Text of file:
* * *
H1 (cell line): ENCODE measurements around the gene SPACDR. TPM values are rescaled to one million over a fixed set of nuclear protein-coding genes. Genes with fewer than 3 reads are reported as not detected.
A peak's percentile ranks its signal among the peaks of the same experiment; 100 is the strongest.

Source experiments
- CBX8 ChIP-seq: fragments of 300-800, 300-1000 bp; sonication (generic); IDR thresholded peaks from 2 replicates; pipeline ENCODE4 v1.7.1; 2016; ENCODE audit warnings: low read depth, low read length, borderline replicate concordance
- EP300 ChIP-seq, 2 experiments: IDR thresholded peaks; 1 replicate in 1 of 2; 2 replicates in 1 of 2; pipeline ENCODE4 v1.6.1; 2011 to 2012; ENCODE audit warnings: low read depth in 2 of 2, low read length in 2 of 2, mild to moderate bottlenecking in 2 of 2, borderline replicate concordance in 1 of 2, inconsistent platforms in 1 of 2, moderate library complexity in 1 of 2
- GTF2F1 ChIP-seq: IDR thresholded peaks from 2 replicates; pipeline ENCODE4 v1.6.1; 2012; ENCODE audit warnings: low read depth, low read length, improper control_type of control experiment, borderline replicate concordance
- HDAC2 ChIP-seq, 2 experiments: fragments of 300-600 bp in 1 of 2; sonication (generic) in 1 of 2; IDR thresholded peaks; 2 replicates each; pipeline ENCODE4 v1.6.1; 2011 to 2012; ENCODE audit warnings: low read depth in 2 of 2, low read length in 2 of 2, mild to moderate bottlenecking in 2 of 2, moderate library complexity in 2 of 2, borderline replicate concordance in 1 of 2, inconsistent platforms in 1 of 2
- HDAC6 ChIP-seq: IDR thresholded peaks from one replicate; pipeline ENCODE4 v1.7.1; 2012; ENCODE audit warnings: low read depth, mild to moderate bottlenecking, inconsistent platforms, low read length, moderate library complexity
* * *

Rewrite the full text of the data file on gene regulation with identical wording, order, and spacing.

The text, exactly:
H1 (cell line): ENCODE measurements around the gene SPACDR. TPM values are rescaled to one million over a fixed set of nuclear protein-coding genes. Genes with fewer than 3 reads are reported as not detected.
A peak's percentile ranks its signal among the peaks of the same experiment; 100 is the strongest.

Source experiments
- CBX8 ChIP-seq: fragments of 300-800, 300-1000 bp; sonication (generic); IDR thresholded peaks from 2 replicates; pipeline ENCODE4 v1.7.1; 2016; ENCODE audit warnings: low read depth, low read length, borderline replicate concordance
- EP300 ChIP-seq, 2 experiments: IDR thresholded peaks; 1 replicate in 1 of 2; 2 replicates in 1 of 2; pipeline ENCODE4 v1.6.1; 2011 to 2012; ENCODE audit warnings: low read depth in 2 of 2, low read length in 2 of 2, mild to moderate bottlenecking in 2 of 2, borderline replicate concordance in 1 of 2, inconsistent platforms in 1 of 2, moderate library complexity in 1 of 2
- GTF2F1 ChIP-seq: IDR thresholded peaks from 2 replicates; pipeline ENCODE4 v1.6.1; 2012; ENCODE audit warnings: low read depth, low read length, improper control_type of control experiment, borderline replicate concordance
- HDAC2 ChIP-seq, 2 experiments: fragments of 300-600 bp in 1 of 2; sonication (generic) in 1 of 2; IDR thresholded peaks; 2 replicates each; pipeline ENCODE4 v1.6.1; 2011 to 2012; ENCODE audit warnings: low read depth in 2 of 2, low read length in 2 of 2, mild to moderate bottlenecking in 2 of 2, moderate library complexity in 2 of 2, borderline replicate concordance in 1 of 2, inconsistent platforms in 1 of 2
- HDAC6 ChIP-seq: IDR thresholded peaks from one replicate; pipeline ENCODE4 v1.7.1; 2012; ENCODE audit warnings: low read depth, mild to moderate bottlenecking, inconsistent platforms, low read length, moderate library complexity